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Madison Mackay

ANTH 1020- Potter

Research Paper
Theories of Modern Human Origins
There are many emerging theories about the origins of modern humans. The two
main competing theories are Multi-Regional theory and Replacement theory. These two
theories are most controversial among those who are concerned with how anatomically
modern humans evolved to out-compete all other hominids (Edwards, 2012). This essay
will discuss each theory as well as which theory I think is most correct and why.
Developed by Milford Wolpoff, the multi-regional hypothesis argues that modern
humans migrated out of Africa and evolved independently in different parts of the world
(Edwards, 2012). This theory is also referred to as regional continuity. This theory
focuses on how diverse variations of species are produced by steady evolutionary
changes in different regions. Evolution of this kind is kept at a regular rate due to an
amalgamation of cultural progress and gene flow or interbreeding, thus keeping all
lineages evolving at the same time (Edwards, 2012).
The replacement theory proposes that modern humans originated in Africa
100,000-200,000 years ago and that all present human populations outside sub-Saharan
Africa are primarily descendants of a population that moved out of Africa 100,000 years
ago (Nei, 1995). This theory claims that modern humans replaced all pre-moderns
through extermination or out-competing. Replacement theory stipulates that the ancestry
of early modern populations is not among their local archaic predecessors, who often are
regarded as different human species (Walpoff, Hawks, Frayer, and Hunley, 2001).

The multi-regional theory uses evidence from the fossil records and focuses on
facial structures. For example, the Dali cranium from China appears to be modern in its
facial structure, showing highly delicate cheekbones. For a proponent of the multiregionalist theory, this indicates an intermediate stage between earlier archaic hominids
(i.e. Homo erectus found at sites such as Lantian, China) and later Holocene populations
living after 10,000 BC (Edwards, 2012). Chris Stringer, one of the creators of the
replacement theory, points out a weakness in this theory. He suggests that the physical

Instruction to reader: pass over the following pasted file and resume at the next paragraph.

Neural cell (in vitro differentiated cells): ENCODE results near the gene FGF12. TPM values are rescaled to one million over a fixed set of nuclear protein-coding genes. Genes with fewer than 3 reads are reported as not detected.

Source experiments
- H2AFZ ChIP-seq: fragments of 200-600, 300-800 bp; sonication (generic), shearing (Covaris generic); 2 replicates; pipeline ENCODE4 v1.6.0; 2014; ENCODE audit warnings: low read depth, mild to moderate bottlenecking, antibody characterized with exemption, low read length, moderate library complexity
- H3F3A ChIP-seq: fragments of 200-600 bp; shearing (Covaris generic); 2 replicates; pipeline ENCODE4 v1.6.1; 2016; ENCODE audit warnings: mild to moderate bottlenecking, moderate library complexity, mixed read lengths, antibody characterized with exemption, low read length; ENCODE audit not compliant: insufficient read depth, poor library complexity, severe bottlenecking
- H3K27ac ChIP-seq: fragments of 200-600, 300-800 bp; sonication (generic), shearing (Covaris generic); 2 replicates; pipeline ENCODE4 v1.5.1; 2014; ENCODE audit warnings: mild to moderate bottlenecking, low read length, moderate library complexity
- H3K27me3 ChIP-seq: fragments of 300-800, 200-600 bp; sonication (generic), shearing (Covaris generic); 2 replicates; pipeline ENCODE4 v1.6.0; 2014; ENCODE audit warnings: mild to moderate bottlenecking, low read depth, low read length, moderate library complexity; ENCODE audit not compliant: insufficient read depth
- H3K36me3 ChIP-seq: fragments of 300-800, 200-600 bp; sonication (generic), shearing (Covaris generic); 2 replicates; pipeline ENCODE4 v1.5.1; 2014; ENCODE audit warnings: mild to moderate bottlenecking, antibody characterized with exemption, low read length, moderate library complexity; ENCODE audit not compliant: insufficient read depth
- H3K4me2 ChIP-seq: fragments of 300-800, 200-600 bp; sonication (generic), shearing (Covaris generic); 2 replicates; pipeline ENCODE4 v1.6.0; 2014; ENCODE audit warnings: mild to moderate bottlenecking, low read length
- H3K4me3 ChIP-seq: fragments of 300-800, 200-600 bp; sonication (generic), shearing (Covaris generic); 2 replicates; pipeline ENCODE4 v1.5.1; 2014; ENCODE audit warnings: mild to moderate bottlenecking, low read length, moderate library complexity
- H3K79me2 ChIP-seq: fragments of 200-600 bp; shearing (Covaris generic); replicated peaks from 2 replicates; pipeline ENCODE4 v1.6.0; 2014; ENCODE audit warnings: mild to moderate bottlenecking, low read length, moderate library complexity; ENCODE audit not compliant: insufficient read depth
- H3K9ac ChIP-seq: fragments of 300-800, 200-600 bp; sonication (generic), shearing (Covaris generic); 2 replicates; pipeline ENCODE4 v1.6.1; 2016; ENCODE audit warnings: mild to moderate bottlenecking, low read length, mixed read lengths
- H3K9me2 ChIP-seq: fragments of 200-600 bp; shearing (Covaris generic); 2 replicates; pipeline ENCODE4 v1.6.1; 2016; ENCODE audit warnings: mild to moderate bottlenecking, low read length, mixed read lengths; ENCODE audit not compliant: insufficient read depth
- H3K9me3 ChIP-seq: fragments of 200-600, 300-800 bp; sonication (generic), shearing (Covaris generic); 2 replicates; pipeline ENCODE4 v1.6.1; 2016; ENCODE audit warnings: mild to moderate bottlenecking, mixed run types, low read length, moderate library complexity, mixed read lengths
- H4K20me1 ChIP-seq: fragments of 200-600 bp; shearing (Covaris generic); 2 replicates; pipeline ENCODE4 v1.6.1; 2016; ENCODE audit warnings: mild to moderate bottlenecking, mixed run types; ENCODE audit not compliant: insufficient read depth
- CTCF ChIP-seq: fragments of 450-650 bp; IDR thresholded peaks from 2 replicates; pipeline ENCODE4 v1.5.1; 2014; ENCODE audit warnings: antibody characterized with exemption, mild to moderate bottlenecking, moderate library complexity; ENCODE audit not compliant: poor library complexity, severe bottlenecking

features used to support multi-regional theory are found all over the world; therefor these
physical features are just general Homo characteristics.
As for the replacement theory, scientists have estimated that the time of the
earliest split of the African and non-African mtDNAs as 143,000-18,000 years ago. If
we combine the estimates of splitting time from nuclear DNA and mtDNA, it seems that
the separation of non-Africans from Africans occurred at most 200,000 years ago but
probably 115,000 years ago (Nei, 1995). This evidence supports replacement theory
because the theory states that the population that later formed Europeans and Asians
moved out of Africa about 100,000 years ago. Currently, one of the oldest fossil remains
of modern humans has been found in Israel, and this could represent an ancestral
population that formed non-African populations (Nei, 1995).
One critique of replacement theory is that there is
evidence of sufficient Neanderthal features in Upper Paleolithic Europeans to
reject interpreting their variation as that of an extinct human species, because no
matter how different Neanderthals may seem, diagnostically Neanderthal anatomy
in later populations is an indication of sufficient Neanderthal ancestry to reject
such a species hypothesis (Walpoff, Hawks, Frayer, and Hunley, 2001).

These scientists that support this evidence strongly reject replacement theory, though they
dont doubt that many prehistoric groups were replaced by others.
Because there is such little supporting evidence for multi-regional theory, I
believe that replacement theory has the upper hand. The evidence that multi-regional
theory proposes have been widely discredited, leaving many weaknesses in this theory.
The most damaging critique to this theory is the fact that multi-regional theory believes in
a shared genetic lineage between archaic Neanderthals and modern humans. Genetics
have proved that this statement is false. Work on the Neander Valley skeleton and others
have demonstrated that such a link in descent does not exist. It has been widely credited
that Neanderthals did not contribute, in any case, to the human genome and therefore the
evolution of modern humans (Edwards, 2012). So because multi-regional theory lacks
significant supporting evidence I believe that replacement theory is most correct.

Edwards, Sophie. "Analysis of Two Competing Theories on the Origin of Homo Sapiens
Sapiens: Multiregional Theory vs. the Out of Africa 2 Model." Anthrojournal.
N.p., 07 July 2012. Web.
Nei, M. "Genetic Support for the Out-of-Africa Theory of Human Evolution."
Proceedings of the National Academy of Sciences 92.15 (1995): 6720-722. Web.
Wolpoff, Milford H., John Hawks, David W. Frayer, and Keith Hunley. "Modern Human
Ancestry at the Peripheries: A Test of the Replacement Theory." Science 291.5502
(2001): 293-97. Web.